Most missionaries (and international workers) are limited by resources. You know that if you generated more income, engaged more supporters, or hosted more volunteers, you could help more people. After all, there are enough resources in the world to end hunger, cure diseases, and put an end to poverty as we know it. So why do we still have global poverty? Before this post turns into a real downer, watch this video and know that progress is being made.
Back to our point: whether you’ve ever accepted it or not, you are limited by your ability to get others involved in your mission. There are valid exceptions, such as God intervening, but you can’t really plan for exceptions. So the question becomes, how can you effectively become a voice for the voiceless?
Focus on why, not how
There’s a concept in marketing called the Golden Circle. It explains that at our core, people care about why, more than what or how. This is contradictory to how we usually communicate. Typically, we explain what we do or how we do it much better than why. One common technique for counselors dealing with shaky marriages is to help the couple articulate why they got married in the first place. Once the “why” is figured out, the what and how take a back seat (they become no less essential, just less foundational).
When communicating with your supporters, friends, and family, make sure you give ample space for why you do what you do. In Donald Miller’s famous book, Blue Like Jazz, he explains that he didn’t really like jazz until he watched someone else enjoying it. Seeing someone else’s joy awakened an unknown urge within him to share that same joy. There’s a TED talk about the Golden Circle that I highly recommend.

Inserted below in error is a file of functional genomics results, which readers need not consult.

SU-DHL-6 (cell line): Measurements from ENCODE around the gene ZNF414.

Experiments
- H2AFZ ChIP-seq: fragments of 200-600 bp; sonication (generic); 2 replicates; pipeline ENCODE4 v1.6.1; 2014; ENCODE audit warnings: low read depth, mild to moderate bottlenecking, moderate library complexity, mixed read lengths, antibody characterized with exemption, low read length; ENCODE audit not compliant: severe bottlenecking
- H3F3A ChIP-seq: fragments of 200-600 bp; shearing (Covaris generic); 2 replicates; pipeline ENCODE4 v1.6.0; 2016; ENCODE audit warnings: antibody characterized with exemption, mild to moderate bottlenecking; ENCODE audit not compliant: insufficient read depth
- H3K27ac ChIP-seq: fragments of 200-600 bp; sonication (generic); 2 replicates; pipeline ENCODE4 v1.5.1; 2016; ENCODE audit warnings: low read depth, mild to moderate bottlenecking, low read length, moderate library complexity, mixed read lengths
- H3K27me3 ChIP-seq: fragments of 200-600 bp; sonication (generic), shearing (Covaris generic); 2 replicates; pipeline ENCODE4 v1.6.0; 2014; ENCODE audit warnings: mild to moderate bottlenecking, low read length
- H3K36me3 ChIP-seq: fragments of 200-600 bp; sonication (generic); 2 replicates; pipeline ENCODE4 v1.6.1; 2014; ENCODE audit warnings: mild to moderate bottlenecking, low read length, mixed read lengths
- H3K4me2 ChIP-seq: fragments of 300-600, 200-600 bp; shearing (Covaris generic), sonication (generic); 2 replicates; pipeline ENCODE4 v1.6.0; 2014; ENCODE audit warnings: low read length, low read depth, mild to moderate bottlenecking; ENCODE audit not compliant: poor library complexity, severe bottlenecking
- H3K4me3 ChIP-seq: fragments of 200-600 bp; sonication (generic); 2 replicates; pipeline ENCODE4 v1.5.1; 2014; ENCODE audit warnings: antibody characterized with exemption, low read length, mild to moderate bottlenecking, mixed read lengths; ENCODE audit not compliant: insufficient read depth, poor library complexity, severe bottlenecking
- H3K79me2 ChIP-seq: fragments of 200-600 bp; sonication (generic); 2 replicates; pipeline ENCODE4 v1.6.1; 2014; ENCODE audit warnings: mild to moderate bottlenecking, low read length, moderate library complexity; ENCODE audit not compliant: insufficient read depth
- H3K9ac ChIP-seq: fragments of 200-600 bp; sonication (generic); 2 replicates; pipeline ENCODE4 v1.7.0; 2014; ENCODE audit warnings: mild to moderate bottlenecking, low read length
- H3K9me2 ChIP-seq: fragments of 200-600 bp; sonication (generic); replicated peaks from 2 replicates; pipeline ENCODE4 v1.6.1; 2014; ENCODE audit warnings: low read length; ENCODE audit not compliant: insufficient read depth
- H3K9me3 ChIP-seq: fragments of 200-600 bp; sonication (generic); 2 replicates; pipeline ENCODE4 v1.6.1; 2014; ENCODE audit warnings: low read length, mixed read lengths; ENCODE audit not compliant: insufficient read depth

Connect people to people, not programs
There’s a famous study where people were brought into a room for a survey. They were each paid $5 in one-dollar bills for participating. Before they left, each person was given an opportunity to donate their new found wealth. The first group’s presentation was based on overwhelming facts and statistics like how many people lived in dire poverty and how many children die every day. The second group was presented with an opportunity to help a little girl, Rokia, who had a name, a picture, and a story. Which group was more generous? When there is an “identifiable victim” generosity increases significantly.
It’s vital to emotionally connect people to people if you want to get their engagement. I’ve heard CEO’s, publicists, and missionaries make this mistake over and over again. We talk about our Bible studies, our faith gardens, or our sports outreach programs. Here’s a little secret; people don’t care about your programs. People care about people, so make sure you are talking about real people.
For a quick side note, this is what makes child sponsorship programs so brilliant from a marketing perspective. It’s an incredibly scalable and profitable program with clear and identifiable victims. (These relief-oriented, paternalistic sponsorship programs are problematic for various reasons, but that’s for another post.)
It’s as much a part of your ministry as praying or baptizing
Most missionaries think that corresponding with their supporters and spending time on social media is a necessary evil. This view is tragic and detrimental. The bottom line I’m trying to get across with this point is: being a voice for someone without one is straight up Biblical. Advocating for the poor might be the most important thing you do today. The reality is, with our advantaged position in the world, our highest and best use could be sharing stories and compelling people to get involved.
My brother works in a corporate office in Phoenix. He’ll probably never have the opportunity to interact with a single mother of 8 living in extreme poverty in a remote village of Nicaragua. He wants to help, he’s capable of helping, but how can he? If I don’t share the stories with my brother, I’m stealing his opportunity to fulfill his Biblical mandate as a giver and I’m preventing countless opportunities for growth all across the globe. Share opportunities on behalf of those you are trying to serve.
What kind of stories do you find easiest to tell?
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Dustin Patrick, 1MISSION in Mexico & Central America